Using the Infrared IR Remote Transceiver with Arduino involves wiring up the transceiver to your Arduino-compatible microcontroller, installing the IRremote library and running the provided example code.

You'll need an IR remote controller to use this example:

Mini Remote Control with 21 buttons
This little remote control would be handy for controlling a robot or other project from across the room. It has 21 buttons and a layout we thought was handy: directional buttons and...
In Stock

This receiver on this board is specifically for receiving 38KHz IR remote control signals - it isn't going to work for proximity/distance sensing or other frequency signals.


Wire as shown for a 5V board like an Uno. If you are using a 3V board, like an Adafruit Feather, wire the board's 3V pin to the transceiver VIN.

Here is an Adafruit Metro wired up to the transceiver using the STEMMA JST PH cable:

  • Board 5V to VIN (red wire)
  • Board GND to GND (black wire)
  • Board pin 5 to IRin (white wire)
  • Board pin 6 to IRout (green wire)

Here is an Adafruit Metro wired up using a solderless breadboard:

  • Board 5V to VIN (red wire)
  • Board GND to GND (black wire)
  • Board pin 5 to IRin (white wire)
  • Board pin 6 to IRout (green wire)

Library Installation

You can install the IRremote library for Arduino using the Library Manager in the Arduino IDE.

Click the Manage Libraries ... menu item, search for IRremote, and select the IRremote library:

There are no additional dependencies needed for this library.

Example Code

// SPDX-FileCopyrightText: 2024 Liz Clark for Adafruit Industries
// SPDX-License-Identifier: MIT

 * Based on the SimpleReceiver.cpp and SimpleSender.cpp from the
 * Arduino-IRremote
 * by Armin Joachimsmeyer
 * MIT License
 * Copyright (c) 2020-2023 Armin Joachimsmeyer

#include <Arduino.h>

#include <IRremote.hpp> // include the library
#define IR_RECEIVE_PIN   5
#define IR_SEND_PIN      6

void setup() {
    while (!Serial)
    Serial.println("Adafruit STEMMA IR Transceiver Demo");
    IrSender.begin(IR_SEND_PIN); // Start with IR_SEND_PIN -which is defined in PinDefinitionsAndMore.h- as send pin and enable feedback LED at default feedback LED pin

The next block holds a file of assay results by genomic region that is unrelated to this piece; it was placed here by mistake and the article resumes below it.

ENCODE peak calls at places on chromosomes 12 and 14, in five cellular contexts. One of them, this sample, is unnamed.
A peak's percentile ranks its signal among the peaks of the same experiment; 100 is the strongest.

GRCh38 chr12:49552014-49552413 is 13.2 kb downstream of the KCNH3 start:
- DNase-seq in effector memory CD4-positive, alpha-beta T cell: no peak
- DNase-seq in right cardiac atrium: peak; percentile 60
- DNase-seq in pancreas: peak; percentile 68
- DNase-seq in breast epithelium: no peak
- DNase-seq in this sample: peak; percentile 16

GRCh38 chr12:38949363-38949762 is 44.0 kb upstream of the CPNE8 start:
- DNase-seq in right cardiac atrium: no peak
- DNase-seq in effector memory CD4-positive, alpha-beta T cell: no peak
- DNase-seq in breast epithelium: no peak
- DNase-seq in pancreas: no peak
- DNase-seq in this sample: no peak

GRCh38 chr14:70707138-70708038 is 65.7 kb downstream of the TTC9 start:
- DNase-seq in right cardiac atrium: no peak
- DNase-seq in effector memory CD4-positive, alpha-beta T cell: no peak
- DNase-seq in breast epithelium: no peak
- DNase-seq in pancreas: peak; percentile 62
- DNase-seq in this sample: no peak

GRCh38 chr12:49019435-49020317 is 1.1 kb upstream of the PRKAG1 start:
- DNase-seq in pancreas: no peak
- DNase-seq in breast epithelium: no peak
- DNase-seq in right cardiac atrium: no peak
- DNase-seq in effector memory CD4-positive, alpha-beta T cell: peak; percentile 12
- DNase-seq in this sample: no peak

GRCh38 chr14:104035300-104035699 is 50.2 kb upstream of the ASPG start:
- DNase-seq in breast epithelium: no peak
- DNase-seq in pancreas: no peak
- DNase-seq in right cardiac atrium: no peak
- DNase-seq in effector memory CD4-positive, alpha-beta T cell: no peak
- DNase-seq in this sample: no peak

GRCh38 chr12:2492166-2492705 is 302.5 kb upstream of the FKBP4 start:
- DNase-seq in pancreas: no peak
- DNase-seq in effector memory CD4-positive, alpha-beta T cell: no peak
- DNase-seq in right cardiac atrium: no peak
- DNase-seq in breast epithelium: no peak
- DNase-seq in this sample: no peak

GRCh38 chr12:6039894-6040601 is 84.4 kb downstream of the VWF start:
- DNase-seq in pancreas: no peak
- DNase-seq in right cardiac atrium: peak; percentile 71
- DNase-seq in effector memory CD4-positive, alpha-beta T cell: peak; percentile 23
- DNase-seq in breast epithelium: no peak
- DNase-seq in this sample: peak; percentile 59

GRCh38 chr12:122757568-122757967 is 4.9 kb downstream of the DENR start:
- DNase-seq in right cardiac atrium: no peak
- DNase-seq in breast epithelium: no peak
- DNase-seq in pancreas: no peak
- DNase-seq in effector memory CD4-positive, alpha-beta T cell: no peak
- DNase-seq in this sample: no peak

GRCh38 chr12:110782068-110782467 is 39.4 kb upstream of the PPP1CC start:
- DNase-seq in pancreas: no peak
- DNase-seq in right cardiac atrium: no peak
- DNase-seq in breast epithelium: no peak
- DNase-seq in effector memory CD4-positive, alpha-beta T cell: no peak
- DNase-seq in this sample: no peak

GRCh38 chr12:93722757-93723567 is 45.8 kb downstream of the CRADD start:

Serial.print("IRin on pin ");
    Serial.print(", IRout on pin ");

uint8_t sCommand = 0x34;
uint8_t sRepeats = 0;

void loop() {
     * Check if received data is available and if yes, try to decode it.
     * Decoded result is in the IrReceiver.decodedIRData structure.
     * E.g. command is in IrReceiver.decodedIRData.command
     * address is in command is in IrReceiver.decodedIRData.address
     * and up to 32 bit raw data in IrReceiver.decodedIRData.decodedRawData
    if (IrReceiver.decode()) {
        if (IrReceiver.decodedIRData.protocol == UNKNOWN) {
            IrReceiver.printIRResultRawFormatted(&Serial, true);
        } else {
            Serial.println("Sending received command..");
            IrSender.sendNEC(IrReceiver.lastDecodedProtocol, IrReceiver.lastDecodedCommand, IrReceiver.repeatCount);
            //Serial.println(IrReceiver.lastDecodedProtocol, IrReceiver.lastDecodedCommand, IrReceiver.repeatCount);

Upload the sketch to your board and open up the Serial Monitor (Tools -> Serial Monitor) at 115200 baud. As you press buttons on your IR remote, you'll see the protocol, address, command, raw data and repeat gap print to the Serial Monitor. Then, the breakout will send the received IR code via the IR LEDs.

This guide was first published on Jul 09, 2024. It was last updated on Jul 18, 2024.

This page (Arduino) was last updated on Jul 18, 2024.

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